Leo Babauta of Zen Habits discusses this very eloquently in one of his blog posts. People engage in SI and consume every single book, blog post, “top 10 tips” article, and guide in the world because they don’t want to be left behind. Once again, it’s coming from a place of fear and external validation; seems to be a trend, no?

To be fair, I think this negative aspect is the least prevalent part of the problem, but I can still see how it can be dangerous because of the “Keeping up with the Joneses” mentality. You don't want to be the one that's left behind, right?

Parting Thoughts

At the end of the day, I gather two key insights about self-improvement from these articles and videos. The first, most crucially, is that your reason/motivation for doing this absolutely has to come from a good place. If it’s coming from a place of fear, anxiety, or inferiority, then please take a step back and reevaluate.

The second is the ability to zoom out and see the bigger picture because, oftentimes, the closer you look, the less you see. If you’re so obsessed with the mere attainment and/or achievement of some great goal – this so-called “tick-the-box” mentality – you’ll never understand what or who it is that you’re doing this for in the first place.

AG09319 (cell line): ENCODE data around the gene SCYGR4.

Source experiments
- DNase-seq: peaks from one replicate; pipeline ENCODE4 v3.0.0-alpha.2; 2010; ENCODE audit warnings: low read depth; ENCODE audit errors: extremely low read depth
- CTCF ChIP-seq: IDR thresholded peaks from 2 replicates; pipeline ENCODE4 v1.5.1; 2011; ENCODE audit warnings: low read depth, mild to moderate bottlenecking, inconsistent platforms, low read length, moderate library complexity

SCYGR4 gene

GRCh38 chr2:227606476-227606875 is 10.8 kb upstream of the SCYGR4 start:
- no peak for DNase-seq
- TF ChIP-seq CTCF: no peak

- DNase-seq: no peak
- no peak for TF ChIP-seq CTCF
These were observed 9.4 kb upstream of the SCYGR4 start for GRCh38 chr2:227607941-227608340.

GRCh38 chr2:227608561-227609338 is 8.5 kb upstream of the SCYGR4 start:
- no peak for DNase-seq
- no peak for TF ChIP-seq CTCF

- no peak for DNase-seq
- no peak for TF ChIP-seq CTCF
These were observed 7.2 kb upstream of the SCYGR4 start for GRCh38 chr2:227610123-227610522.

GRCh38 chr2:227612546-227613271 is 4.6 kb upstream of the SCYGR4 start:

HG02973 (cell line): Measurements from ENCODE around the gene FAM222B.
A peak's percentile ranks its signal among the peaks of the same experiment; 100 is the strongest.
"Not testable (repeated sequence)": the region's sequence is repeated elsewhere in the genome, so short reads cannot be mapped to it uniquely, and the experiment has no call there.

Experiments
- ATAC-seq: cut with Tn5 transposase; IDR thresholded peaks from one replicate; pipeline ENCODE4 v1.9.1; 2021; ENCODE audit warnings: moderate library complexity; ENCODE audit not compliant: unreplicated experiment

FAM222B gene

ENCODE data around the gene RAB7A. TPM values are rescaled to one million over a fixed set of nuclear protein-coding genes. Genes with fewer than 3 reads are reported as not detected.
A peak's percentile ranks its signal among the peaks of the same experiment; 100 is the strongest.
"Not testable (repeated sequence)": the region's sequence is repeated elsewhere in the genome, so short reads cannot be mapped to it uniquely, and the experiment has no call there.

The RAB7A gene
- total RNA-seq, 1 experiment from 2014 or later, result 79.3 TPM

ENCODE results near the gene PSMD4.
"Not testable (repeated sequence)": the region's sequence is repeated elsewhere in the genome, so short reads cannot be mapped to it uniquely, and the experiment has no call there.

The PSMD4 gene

Whenever you find yourself on the side of the majority, it is time to pause and reflect.
— Mark Twain

I engage in self-improvement because I think that, given that I'm blessed with a life that is really quite good, I have an obligation to be the best person that I can be. In addition to that, it comes from a place of intellectual fascination and curiosity. I don’t see self-improvement necessarily as a process of improving oneself in the same way that one obtains a certification for a profession.

No, I visualize it as a process of learning. A process of mastering a martial art. A process of understanding a skill and how it affects different areas of my life. In the same way that Vegeta could never back away from a challenge because it was what made him come alive, I can’t back down from such a challenge because the fascinating process of mastery engages and invigorates me intellectually.

At the end of the day, the choice is yours: is this self-improvement stuff really for you?

Now I am quietly waiting for the catastrophe of my personality to seem beautiful again, and interesting, and modern.
— Don Draper (Mad Men Season 2, Episode 1: “For Those Who Think Young")

See you, Space Cowboy.